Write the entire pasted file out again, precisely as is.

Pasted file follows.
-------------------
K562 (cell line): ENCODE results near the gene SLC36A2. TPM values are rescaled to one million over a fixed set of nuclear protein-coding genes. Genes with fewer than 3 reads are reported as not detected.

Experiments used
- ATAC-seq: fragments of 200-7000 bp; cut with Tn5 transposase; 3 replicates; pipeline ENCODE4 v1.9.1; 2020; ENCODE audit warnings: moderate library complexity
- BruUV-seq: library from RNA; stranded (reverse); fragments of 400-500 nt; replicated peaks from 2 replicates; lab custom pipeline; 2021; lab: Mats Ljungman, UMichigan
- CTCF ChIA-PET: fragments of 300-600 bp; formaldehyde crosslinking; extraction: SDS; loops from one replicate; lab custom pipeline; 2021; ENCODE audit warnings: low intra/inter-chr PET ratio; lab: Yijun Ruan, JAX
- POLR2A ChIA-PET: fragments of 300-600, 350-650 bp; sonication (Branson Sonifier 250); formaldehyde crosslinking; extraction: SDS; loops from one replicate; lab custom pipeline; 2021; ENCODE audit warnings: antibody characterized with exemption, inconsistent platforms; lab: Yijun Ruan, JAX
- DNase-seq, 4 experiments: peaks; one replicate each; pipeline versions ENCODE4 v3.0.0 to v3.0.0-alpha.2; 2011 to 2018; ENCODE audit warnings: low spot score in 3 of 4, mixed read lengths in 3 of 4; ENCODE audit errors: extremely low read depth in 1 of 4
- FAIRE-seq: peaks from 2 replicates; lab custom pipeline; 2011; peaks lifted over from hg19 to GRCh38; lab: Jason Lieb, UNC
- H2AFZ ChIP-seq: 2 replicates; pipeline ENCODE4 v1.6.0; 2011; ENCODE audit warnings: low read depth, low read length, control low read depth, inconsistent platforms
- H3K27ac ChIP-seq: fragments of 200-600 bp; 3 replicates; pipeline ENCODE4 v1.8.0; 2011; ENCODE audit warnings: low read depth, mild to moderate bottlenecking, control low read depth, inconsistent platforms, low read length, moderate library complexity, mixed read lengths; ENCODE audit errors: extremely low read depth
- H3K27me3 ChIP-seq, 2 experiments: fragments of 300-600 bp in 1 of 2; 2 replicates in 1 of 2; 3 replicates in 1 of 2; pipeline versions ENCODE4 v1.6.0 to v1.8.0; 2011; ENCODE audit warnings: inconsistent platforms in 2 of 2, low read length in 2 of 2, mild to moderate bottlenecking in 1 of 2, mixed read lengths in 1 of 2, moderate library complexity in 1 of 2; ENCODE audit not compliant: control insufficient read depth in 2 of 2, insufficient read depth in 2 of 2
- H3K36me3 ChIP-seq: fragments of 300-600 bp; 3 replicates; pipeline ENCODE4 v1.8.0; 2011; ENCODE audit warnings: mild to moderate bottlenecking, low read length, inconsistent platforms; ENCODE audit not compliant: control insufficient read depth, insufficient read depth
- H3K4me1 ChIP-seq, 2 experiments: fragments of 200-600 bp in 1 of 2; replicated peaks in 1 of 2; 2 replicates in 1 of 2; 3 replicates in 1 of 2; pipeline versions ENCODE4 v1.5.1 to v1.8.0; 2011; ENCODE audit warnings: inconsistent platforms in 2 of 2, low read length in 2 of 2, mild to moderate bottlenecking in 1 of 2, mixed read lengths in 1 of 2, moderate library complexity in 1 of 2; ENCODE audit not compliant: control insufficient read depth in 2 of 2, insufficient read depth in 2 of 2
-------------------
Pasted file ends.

K562 (cell line): ENCODE results near the gene SLC36A2. TPM values are rescaled to one million over a fixed set of nuclear protein-coding genes. Genes with fewer than 3 reads are reported as not detected.

Experiments used
- ATAC-seq: fragments of 200-7000 bp; cut with Tn5 transposase; 3 replicates; pipeline ENCODE4 v1.9.1; 2020; ENCODE audit warnings: moderate library complexity
- BruUV-seq: library from RNA; stranded (reverse); fragments of 400-500 nt; replicated peaks from 2 replicates; lab custom pipeline; 2021; lab: Mats Ljungman, UMichigan
- CTCF ChIA-PET: fragments of 300-600 bp; formaldehyde crosslinking; extraction: SDS; loops from one replicate; lab custom pipeline; 2021; ENCODE audit warnings: low intra/inter-chr PET ratio; lab: Yijun Ruan, JAX
- POLR2A ChIA-PET: fragments of 300-600, 350-650 bp; sonication (Branson Sonifier 250); formaldehyde crosslinking; extraction: SDS; loops from one replicate; lab custom pipeline; 2021; ENCODE audit warnings: antibody characterized with exemption, inconsistent platforms; lab: Yijun Ruan, JAX
- DNase-seq, 4 experiments: peaks; one replicate each; pipeline versions ENCODE4 v3.0.0 to v3.0.0-alpha.2; 2011 to 2018; ENCODE audit warnings: low spot score in 3 of 4, mixed read lengths in 3 of 4; ENCODE audit errors: extremely low read depth in 1 of 4
- FAIRE-seq: peaks from 2 replicates; lab custom pipeline; 2011; peaks lifted over from hg19 to GRCh38; lab: Jason Lieb, UNC
- H2AFZ ChIP-seq: 2 replicates; pipeline ENCODE4 v1.6.0; 2011; ENCODE audit warnings: low read depth, low read length, control low read depth, inconsistent platforms
- H3K27ac ChIP-seq: fragments of 200-600 bp; 3 replicates; pipeline ENCODE4 v1.8.0; 2011; ENCODE audit warnings: low read depth, mild to moderate bottlenecking, control low read depth, inconsistent platforms, low read length, moderate library complexity, mixed read lengths; ENCODE audit errors: extremely low read depth
- H3K27me3 ChIP-seq, 2 experiments: fragments of 300-600 bp in 1 of 2; 2 replicates in 1 of 2; 3 replicates in 1 of 2; pipeline versions ENCODE4 v1.6.0 to v1.8.0; 2011; ENCODE audit warnings: inconsistent platforms in 2 of 2, low read length in 2 of 2, mild to moderate bottlenecking in 1 of 2, mixed read lengths in 1 of 2, moderate library complexity in 1 of 2; ENCODE audit not compliant: control insufficient read depth in 2 of 2, insufficient read depth in 2 of 2
- H3K36me3 ChIP-seq: fragments of 300-600 bp; 3 replicates; pipeline ENCODE4 v1.8.0; 2011; ENCODE audit warnings: mild to moderate bottlenecking, low read length, inconsistent platforms; ENCODE audit not compliant: control insufficient read depth, insufficient read depth
- H3K4me1 ChIP-seq, 2 experiments: fragments of 200-600 bp in 1 of 2; replicated peaks in 1 of 2; 2 replicates in 1 of 2; 3 replicates in 1 of 2; pipeline versions ENCODE4 v1.5.1 to v1.8.0; 2011; ENCODE audit warnings: inconsistent platforms in 2 of 2, low read length in 2 of 2, mild to moderate bottlenecking in 1 of 2, mixed read lengths in 1 of 2, moderate library complexity in 1 of 2; ENCODE audit not compliant: control insufficient read depth in 2 of 2, insufficient read depth in 2 of 2